BMI was a self-funded project published in early February for introductory to mid-level play. You can find it at rpgnow.


Barrowmaze I and II combine into one large megadungeon. However, they can also be played independently and are self-contained. You can find links, updates, fan-creations, and freebies at theBarrowmaze website.

A Sandbox Within a Sandbox

I like sandbox styled campaigns, as they tend to feel more "alive" than a strictly plot driven "railroadie" styled campaign (although an occasional track with options running thru a sandbox isn't always a bad thing, so long as the players have a choice in getting on, and have a choice of getting off at any point)

The problem with a sandbox campaign is planting the proper amount of hooks, leads and rumors for the PCs. Too little, and the players have little freedom or choice. Too much, and it can be overwhelming. Too large a sandbox too early in the campaign can leave the party without any sense of direction.

ACKS is a system that is tiered, in the sense that it expects play style and goals will change as the players level.

My thought is to have the sandbox expand as the players level.

The initial sandbox will be centered on Christian's Hex 000 series. There's enough going on in the currently published hexes to keep the party occupied for a number of sessions, moreso if they decide to investigate one or more dungeons I plan on planting the rumor seeds for.

After that, the current plan is to pull back the focus a bit, and use Blackmarsh as the expanded sandbox.
If the party gives me enough advanced indiction as to where they might be heading, I can always whip up a sandbox within the sandbox for that area (if appropriate).

Now I just need to decide on where to plant Christian's Hex Series in Blackmarsh.

I'm open to suggestions...

Tuesday, April 17, 2012

Yet Another Lame Legends & Lore Column - A Walk Down Monster Lane (D&D 5e)


(It gets harder and harder to read these columns, because there is less and less being said of any import.  Monte used to give us "Marketing Hype" and Mike was giving us "Mike Mearl's Houserule Collection", but Greg is giving us "Bleh!")


A Walk Down Monster Lane
Legends and Lore
Greg Bilsland
Mike's out on vacation (just a quick thought, but these columns are getting shorter by the week and saying less on top of that.  Couldn't Mike just have put a column or two into the hopper?), so I'm taking over Legends & Lore this week to talk about monsters. As a producer in D&D R&D, I'm less involved in the design and development of the game, and more in charge of planning and developing product ideas (translation - I think up more shit to separate you from your money). As a result, I'm hoping to use this opportunity to gather feedback on what people would like to see in the way of monsters for the next iteration of the game—whether it comes in the form of a Monster Manual®, or something else entirely. (hey, lets do the AD&D 2e idea again.  You know, the oversized binder that completely took over the gaming table and had pages that started falling out after the third use, because the paper was cheap and never meant to be used constantly in a 3 ring binder.  Lets do something like THAT again!)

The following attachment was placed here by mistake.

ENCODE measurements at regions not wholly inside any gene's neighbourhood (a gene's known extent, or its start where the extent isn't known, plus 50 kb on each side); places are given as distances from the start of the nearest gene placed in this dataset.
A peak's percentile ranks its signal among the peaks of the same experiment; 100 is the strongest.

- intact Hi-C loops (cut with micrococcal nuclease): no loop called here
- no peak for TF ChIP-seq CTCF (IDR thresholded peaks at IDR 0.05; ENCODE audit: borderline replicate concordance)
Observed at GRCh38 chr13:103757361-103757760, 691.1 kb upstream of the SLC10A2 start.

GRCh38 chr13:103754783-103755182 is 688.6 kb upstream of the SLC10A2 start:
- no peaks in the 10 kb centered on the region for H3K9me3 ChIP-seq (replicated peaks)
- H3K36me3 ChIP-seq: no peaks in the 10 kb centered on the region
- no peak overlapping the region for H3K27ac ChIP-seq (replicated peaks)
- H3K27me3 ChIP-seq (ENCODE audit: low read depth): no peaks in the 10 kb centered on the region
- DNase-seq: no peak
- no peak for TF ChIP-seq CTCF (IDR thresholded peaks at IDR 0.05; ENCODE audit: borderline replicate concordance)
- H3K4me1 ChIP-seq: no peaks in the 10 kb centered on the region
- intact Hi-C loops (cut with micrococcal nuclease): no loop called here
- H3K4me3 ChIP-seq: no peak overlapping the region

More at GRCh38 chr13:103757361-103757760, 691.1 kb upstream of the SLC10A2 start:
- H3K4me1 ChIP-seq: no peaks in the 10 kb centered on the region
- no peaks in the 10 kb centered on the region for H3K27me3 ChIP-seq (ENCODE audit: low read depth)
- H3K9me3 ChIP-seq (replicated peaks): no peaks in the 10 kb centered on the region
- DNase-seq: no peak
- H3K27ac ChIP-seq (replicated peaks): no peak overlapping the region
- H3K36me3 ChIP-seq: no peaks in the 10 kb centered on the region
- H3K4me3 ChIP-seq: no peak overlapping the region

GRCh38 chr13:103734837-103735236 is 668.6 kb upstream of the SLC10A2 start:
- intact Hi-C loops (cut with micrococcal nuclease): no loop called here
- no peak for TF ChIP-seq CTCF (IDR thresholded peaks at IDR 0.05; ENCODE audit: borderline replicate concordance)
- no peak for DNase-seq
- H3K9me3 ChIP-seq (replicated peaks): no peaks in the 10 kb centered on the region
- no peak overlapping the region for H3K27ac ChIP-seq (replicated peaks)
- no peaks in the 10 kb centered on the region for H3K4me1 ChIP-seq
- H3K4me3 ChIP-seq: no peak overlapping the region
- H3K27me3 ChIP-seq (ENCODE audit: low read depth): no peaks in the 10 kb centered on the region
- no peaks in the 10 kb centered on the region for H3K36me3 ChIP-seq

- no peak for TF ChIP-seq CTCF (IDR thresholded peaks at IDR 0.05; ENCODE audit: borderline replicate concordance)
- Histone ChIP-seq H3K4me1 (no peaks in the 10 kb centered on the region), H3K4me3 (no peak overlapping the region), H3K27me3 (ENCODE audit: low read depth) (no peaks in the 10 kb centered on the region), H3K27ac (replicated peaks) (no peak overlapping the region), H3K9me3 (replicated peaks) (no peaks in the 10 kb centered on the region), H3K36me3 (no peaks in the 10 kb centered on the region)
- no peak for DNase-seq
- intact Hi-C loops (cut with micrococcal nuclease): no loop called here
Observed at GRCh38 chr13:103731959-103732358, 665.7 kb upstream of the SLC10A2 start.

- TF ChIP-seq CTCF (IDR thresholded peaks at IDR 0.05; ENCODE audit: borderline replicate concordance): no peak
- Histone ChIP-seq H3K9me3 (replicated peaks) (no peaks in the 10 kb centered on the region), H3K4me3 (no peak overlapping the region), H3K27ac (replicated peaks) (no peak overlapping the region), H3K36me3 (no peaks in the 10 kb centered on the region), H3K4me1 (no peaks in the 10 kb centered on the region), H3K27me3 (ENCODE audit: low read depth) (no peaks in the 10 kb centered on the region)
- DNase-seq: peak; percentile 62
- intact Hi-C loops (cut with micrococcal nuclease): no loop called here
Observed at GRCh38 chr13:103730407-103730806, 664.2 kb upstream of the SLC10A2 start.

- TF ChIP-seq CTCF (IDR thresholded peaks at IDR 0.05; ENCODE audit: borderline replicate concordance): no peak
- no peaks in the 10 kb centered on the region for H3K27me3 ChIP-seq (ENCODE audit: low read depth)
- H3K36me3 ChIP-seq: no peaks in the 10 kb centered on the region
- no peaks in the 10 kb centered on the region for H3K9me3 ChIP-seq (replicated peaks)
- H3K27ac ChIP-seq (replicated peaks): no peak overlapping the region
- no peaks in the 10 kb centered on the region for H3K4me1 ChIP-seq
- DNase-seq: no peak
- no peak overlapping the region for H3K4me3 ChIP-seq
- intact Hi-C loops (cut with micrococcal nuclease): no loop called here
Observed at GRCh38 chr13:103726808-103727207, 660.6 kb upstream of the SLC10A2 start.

"Outlandish Kobold"
by Ryan Sumo

The original 1974 "white box" included around fifty different types of monsters (not including mundane animals), many of which had a few variations. Most of the monsters didn't have illustrations, nor did they need them. Nearly all of the monsters were recognizable, inspired either by classic myth or fantasy literature. Some of the most outlandish monsters that appeared in the white box are now staples of D&D—oozes and slimes, purple worms, and, of course, kobolds. (kobolds outlandish?)

The basic set in 1977 provided a much more robust creature selection, adding to the core of the game many creatures that had appeared in supplements, including such iconic specimens as the mind flayer, the umber hulk, the beholder, and the rust monster. The AD&D Monster Manual consolidated hundreds of monsters into a single book, delivering to Dungeon Masters a seemingly endless supply of threats. (yep, with just enough text to set the flavor, and just enough art to visualize what needed to be visualized)

If you're a Dungeon Master, and you're like me, then you can never have enough monsters. I must have the Monster Manualand its sequels. In fact (and at the risk of showing my youth), the Monstrous Manual from 2nd Edition was the first D&D book I ever bought, even before I knew how to play D&D (that was the book to correct the binder that came out previously.  the fucker should have been given out for free to the suckers that bought the POS binder upon release). I simply wanted the book because I was fascinated by the monster lore. Even though I had no idea what the statistics meant—I still hadn't figured out THAC0—I could tell from reading about the tarrasque that it was a badass.